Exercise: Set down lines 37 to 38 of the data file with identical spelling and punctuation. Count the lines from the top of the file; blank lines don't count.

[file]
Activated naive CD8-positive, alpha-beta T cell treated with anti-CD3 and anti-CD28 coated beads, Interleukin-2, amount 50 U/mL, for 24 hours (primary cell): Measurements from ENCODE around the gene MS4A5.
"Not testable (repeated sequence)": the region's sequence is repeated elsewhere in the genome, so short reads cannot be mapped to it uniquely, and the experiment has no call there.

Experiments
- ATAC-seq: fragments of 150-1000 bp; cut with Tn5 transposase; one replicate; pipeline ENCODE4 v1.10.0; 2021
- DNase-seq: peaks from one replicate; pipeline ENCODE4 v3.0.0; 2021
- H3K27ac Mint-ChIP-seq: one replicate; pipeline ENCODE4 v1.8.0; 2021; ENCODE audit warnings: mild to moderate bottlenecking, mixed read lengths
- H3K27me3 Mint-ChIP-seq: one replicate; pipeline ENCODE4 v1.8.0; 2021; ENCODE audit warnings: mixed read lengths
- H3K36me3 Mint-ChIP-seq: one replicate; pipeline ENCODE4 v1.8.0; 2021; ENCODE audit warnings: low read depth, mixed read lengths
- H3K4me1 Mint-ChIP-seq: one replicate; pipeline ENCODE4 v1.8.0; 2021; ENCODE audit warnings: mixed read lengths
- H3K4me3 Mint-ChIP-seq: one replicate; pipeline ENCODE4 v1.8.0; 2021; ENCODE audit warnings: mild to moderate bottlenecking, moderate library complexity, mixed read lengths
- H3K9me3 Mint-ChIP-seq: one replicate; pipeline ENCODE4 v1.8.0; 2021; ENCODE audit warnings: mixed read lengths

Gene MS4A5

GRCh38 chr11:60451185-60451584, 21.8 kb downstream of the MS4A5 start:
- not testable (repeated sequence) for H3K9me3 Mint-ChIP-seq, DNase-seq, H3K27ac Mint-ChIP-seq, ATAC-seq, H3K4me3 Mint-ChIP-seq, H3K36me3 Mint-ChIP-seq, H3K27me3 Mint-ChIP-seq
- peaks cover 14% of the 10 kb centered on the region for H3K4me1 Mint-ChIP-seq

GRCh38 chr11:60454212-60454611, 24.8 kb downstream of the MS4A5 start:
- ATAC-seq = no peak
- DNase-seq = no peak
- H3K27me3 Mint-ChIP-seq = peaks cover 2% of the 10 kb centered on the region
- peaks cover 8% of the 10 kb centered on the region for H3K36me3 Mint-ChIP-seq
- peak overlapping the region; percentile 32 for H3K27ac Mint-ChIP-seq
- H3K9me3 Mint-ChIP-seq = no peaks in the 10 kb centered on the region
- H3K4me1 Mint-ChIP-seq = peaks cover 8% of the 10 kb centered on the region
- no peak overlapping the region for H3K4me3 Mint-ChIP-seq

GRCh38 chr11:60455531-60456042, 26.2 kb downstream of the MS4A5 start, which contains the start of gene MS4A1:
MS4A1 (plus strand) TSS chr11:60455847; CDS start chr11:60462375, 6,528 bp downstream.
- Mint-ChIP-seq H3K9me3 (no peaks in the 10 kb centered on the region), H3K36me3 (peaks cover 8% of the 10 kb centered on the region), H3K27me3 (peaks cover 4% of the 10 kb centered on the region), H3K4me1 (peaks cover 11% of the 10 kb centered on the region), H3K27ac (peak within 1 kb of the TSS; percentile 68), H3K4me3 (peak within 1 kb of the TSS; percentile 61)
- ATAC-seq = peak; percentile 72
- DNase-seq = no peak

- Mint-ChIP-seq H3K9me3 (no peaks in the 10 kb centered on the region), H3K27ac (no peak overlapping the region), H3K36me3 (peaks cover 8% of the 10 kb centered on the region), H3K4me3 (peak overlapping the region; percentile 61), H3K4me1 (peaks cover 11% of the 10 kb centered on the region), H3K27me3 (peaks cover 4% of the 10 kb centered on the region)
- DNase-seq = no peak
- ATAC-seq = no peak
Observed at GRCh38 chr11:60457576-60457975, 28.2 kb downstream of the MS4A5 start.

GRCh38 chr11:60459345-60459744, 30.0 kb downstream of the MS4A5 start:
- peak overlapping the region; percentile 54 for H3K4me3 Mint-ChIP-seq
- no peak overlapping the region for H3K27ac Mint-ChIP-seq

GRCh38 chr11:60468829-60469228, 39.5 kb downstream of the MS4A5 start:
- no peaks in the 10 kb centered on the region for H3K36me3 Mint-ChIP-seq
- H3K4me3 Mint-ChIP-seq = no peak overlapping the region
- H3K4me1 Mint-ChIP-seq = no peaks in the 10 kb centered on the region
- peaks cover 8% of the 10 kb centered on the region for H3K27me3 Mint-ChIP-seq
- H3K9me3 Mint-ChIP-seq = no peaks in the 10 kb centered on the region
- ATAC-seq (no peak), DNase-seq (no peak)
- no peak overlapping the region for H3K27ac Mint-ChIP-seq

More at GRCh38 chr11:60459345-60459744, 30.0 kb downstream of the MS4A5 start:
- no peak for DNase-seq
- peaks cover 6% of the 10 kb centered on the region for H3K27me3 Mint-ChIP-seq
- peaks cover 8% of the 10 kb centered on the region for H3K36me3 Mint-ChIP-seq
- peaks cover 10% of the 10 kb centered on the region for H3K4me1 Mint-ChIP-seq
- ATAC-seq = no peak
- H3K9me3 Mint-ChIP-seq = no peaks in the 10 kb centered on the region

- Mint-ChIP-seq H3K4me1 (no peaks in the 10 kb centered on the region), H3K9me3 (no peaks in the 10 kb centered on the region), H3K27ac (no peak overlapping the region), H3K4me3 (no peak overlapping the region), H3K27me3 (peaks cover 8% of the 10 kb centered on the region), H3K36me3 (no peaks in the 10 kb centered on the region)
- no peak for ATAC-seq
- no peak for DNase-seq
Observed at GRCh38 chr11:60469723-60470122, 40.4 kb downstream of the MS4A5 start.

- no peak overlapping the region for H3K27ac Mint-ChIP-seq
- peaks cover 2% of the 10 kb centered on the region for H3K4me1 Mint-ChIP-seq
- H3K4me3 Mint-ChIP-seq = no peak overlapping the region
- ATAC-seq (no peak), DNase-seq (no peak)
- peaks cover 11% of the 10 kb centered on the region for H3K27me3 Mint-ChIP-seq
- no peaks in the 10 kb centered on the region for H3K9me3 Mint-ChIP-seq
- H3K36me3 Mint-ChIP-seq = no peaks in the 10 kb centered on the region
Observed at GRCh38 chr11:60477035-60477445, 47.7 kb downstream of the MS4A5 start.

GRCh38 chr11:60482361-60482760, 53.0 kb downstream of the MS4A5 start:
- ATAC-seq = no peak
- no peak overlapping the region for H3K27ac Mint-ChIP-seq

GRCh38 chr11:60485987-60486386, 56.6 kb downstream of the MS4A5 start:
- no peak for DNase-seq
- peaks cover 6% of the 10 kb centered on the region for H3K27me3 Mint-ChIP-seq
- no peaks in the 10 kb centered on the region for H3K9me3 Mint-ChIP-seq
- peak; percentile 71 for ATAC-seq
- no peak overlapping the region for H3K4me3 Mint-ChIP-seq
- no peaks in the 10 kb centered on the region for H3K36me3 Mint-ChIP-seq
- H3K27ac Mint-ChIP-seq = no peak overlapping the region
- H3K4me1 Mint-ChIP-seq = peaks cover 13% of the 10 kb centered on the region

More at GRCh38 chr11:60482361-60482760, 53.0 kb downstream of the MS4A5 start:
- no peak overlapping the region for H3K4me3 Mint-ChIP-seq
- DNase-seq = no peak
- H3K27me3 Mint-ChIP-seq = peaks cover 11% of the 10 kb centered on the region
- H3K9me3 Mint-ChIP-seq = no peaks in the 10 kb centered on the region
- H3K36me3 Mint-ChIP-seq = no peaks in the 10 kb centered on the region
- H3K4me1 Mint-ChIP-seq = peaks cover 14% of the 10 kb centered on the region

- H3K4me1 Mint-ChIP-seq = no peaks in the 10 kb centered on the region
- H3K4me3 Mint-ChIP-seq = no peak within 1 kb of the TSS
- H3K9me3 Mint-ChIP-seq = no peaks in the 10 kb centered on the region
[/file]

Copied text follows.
GRCh38 chr11:60468829-60469228, 39.5 kb downstream of the MS4A5 start:
- no peaks in the 10 kb centered on the region for H3K36me3 Mint-ChIP-seq